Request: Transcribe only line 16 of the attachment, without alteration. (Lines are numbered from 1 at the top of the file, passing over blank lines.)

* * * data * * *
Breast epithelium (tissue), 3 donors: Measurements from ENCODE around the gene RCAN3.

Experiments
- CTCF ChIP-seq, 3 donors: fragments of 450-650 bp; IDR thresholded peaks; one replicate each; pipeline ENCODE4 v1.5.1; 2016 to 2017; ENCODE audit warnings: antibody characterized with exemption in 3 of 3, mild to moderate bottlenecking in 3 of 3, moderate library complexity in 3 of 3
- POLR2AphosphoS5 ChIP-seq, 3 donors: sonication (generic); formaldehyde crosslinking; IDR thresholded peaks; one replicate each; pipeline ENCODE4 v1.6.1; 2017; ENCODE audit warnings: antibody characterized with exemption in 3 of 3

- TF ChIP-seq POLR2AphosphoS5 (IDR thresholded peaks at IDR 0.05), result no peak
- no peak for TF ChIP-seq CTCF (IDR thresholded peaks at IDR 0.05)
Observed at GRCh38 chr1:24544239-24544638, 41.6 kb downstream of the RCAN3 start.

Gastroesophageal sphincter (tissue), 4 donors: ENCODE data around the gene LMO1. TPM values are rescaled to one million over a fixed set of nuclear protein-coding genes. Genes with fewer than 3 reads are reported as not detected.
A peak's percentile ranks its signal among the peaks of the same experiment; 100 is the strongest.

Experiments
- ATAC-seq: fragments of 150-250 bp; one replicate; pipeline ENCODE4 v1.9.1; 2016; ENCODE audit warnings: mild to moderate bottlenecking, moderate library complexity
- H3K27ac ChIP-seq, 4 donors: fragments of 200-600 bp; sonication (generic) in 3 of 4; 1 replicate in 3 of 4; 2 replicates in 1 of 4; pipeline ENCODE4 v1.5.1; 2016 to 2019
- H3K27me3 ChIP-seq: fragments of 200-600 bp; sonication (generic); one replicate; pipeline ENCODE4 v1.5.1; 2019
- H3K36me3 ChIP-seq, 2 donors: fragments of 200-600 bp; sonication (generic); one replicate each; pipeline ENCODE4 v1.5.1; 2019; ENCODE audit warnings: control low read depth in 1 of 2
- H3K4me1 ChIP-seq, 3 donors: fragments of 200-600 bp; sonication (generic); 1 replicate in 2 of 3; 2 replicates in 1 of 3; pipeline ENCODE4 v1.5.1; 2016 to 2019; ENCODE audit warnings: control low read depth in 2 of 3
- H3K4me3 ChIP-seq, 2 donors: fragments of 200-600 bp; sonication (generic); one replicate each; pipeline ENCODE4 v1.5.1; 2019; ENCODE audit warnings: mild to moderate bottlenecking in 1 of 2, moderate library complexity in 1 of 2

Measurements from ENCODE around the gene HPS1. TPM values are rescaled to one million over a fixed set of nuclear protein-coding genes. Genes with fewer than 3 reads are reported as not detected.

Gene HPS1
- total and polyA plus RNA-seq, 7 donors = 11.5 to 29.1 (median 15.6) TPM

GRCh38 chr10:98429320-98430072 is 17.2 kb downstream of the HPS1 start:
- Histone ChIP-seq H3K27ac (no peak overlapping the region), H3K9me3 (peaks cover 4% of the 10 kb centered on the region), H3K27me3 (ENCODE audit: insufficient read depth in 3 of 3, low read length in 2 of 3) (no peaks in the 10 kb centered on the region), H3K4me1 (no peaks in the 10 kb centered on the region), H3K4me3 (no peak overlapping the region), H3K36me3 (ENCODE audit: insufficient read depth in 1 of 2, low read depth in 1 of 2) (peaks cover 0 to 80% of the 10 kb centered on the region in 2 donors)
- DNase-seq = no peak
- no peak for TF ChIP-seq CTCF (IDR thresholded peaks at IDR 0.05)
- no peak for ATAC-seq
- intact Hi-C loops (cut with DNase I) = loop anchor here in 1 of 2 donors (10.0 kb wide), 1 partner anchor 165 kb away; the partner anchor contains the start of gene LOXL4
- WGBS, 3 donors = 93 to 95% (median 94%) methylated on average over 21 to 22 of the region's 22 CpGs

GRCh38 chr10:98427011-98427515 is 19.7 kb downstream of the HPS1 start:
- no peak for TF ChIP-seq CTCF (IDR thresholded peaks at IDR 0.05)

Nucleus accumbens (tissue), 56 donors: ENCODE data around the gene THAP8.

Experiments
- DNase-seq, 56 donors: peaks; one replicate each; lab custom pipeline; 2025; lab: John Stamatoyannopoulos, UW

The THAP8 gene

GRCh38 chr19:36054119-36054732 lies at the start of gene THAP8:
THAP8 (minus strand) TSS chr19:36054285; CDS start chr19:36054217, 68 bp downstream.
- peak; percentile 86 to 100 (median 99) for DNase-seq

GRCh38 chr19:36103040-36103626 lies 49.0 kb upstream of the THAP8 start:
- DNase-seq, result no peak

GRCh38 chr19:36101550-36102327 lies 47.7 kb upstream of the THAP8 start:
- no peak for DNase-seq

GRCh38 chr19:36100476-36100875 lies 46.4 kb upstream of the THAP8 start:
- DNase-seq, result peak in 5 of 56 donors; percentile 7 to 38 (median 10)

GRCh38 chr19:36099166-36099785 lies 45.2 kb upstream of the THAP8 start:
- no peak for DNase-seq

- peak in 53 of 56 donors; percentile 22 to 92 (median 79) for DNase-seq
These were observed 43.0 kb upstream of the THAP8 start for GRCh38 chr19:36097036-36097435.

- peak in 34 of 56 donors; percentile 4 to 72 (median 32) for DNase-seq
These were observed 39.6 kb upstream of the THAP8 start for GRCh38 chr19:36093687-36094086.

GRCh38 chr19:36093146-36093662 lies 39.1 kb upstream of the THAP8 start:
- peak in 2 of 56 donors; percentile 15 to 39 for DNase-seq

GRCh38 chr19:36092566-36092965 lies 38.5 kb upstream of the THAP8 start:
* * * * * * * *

- H3K4me3 ChIP-seq, 2 donors: fragments of 200-600 bp; sonication (generic); one replicate each; pipeline ENCODE4 v1.5.1; 2019; ENCODE audit warnings: mild to moderate bottlenecking in 1 of 2, moderate library complexity in 1 of 2